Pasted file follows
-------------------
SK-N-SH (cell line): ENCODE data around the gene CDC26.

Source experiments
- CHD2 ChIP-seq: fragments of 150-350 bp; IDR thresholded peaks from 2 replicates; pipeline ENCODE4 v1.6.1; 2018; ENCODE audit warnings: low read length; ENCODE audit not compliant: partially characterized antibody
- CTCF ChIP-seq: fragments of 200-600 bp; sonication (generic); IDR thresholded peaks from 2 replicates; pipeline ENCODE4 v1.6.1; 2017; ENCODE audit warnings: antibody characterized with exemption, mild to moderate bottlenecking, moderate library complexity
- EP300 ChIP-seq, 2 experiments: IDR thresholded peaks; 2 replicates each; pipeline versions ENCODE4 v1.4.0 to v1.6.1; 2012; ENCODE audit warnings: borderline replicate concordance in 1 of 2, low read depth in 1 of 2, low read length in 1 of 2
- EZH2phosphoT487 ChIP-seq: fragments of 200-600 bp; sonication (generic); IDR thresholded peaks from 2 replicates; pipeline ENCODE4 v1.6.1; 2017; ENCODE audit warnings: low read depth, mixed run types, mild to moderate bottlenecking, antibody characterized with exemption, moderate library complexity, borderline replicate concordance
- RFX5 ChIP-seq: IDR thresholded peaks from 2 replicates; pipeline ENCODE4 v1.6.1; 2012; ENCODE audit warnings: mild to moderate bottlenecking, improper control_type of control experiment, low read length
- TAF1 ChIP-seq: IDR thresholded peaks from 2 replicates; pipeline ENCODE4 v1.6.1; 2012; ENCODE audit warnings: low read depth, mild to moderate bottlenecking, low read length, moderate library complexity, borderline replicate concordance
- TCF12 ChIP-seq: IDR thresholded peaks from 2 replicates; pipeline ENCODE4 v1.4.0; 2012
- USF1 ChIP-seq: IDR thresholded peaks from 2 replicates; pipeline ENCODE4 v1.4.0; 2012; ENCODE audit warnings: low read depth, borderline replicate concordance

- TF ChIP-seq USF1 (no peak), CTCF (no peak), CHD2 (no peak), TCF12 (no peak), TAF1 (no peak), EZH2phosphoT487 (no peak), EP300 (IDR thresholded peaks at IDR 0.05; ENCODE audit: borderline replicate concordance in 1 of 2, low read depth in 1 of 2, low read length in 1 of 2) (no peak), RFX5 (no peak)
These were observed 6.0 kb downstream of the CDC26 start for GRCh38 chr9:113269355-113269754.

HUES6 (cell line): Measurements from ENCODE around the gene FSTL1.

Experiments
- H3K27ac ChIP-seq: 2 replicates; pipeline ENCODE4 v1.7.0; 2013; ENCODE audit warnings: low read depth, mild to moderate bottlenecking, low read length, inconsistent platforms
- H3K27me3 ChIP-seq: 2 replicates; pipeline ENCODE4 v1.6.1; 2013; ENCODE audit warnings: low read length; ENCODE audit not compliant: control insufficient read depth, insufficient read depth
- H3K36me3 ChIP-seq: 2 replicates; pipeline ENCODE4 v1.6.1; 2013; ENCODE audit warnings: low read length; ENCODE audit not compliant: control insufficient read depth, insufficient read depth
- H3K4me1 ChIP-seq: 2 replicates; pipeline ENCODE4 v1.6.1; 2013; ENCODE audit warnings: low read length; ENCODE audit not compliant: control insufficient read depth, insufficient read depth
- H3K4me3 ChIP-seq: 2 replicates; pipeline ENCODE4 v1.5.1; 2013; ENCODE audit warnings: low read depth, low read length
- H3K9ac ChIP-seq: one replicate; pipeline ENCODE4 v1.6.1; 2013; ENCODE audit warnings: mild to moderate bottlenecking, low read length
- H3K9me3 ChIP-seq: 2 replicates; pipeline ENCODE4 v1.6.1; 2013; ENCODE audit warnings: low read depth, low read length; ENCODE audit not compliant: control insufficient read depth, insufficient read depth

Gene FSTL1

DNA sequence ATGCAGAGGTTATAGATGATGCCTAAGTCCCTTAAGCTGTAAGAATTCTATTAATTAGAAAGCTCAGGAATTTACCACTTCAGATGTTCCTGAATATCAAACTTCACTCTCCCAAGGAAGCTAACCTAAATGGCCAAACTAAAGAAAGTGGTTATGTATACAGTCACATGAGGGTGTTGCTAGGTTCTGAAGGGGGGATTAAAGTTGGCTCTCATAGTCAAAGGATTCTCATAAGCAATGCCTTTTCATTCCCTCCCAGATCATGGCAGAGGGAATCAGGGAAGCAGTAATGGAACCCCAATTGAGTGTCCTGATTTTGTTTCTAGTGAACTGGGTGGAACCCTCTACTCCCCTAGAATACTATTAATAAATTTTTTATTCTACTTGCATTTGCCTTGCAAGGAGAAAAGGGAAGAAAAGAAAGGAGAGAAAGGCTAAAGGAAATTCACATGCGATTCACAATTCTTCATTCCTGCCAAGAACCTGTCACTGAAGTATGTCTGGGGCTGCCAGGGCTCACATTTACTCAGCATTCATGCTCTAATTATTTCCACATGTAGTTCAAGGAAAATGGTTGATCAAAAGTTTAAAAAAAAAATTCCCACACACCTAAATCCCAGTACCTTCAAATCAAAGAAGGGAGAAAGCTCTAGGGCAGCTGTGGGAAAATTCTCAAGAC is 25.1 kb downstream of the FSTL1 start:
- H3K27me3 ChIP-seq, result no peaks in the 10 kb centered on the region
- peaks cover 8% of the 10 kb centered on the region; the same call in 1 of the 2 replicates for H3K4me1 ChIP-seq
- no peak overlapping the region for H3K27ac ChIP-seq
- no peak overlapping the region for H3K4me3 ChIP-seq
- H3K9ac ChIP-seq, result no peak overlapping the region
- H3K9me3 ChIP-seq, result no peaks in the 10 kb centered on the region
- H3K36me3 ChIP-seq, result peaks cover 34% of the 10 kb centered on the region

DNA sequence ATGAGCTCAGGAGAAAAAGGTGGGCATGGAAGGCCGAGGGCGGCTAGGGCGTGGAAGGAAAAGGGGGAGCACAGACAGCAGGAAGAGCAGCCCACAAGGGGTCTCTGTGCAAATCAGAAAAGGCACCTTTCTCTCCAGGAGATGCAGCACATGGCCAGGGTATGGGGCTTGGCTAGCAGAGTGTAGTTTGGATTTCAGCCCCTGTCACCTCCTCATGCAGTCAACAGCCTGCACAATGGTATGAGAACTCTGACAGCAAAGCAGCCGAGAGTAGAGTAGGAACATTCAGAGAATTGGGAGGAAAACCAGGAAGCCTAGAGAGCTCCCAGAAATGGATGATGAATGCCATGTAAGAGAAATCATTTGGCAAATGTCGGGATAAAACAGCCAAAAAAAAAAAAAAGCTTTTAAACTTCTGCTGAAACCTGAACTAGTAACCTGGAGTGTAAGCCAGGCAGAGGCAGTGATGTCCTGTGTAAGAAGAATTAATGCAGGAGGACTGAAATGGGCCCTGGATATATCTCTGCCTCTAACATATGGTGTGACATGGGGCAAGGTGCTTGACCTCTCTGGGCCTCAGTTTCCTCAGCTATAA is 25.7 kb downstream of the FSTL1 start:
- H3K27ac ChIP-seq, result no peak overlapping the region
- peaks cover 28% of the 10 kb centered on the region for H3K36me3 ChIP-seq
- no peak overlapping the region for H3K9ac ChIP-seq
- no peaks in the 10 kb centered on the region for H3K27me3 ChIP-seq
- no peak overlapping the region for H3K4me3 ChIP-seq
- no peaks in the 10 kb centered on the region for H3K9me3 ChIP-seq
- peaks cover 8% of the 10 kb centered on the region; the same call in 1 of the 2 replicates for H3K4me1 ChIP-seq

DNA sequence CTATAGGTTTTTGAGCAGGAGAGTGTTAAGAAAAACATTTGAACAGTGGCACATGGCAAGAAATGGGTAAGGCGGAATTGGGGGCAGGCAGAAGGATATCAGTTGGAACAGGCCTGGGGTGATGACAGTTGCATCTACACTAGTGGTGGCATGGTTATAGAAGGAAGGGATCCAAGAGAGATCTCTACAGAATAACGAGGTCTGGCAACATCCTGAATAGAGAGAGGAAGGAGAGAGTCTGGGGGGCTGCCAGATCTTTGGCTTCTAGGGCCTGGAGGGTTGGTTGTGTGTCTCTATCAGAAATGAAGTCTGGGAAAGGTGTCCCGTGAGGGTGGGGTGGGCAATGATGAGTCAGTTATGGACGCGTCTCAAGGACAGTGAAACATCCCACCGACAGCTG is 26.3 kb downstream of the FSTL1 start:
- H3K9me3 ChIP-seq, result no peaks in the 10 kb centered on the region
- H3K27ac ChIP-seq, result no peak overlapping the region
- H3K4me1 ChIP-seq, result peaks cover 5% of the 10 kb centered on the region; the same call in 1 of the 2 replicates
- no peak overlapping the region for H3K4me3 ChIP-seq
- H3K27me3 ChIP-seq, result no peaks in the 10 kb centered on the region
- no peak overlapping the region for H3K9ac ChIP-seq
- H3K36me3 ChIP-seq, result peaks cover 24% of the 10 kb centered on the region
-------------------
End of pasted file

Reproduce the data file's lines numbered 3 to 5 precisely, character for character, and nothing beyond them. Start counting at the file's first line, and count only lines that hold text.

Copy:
- CHD2 ChIP-seq: fragments of 150-350 bp; IDR thresholded peaks from 2 replicates; pipeline ENCODE4 v1.6.1; 2018; ENCODE audit warnings: low read length; ENCODE audit not compliant: partially characterized antibody
- CTCF ChIP-seq: fragments of 200-600 bp; sonication (generic); IDR thresholded peaks from 2 replicates; pipeline ENCODE4 v1.6.1; 2017; ENCODE audit warnings: antibody characterized with exemption, mild to moderate bottlenecking, moderate library complexity
- EP300 ChIP-seq, 2 experiments: IDR thresholded peaks; 2 replicates each; pipeline versions ENCODE4 v1.4.0 to v1.6.1; 2012; ENCODE audit warnings: borderline replicate concordance in 1 of 2, low read depth in 1 of 2, low read length in 1 of 2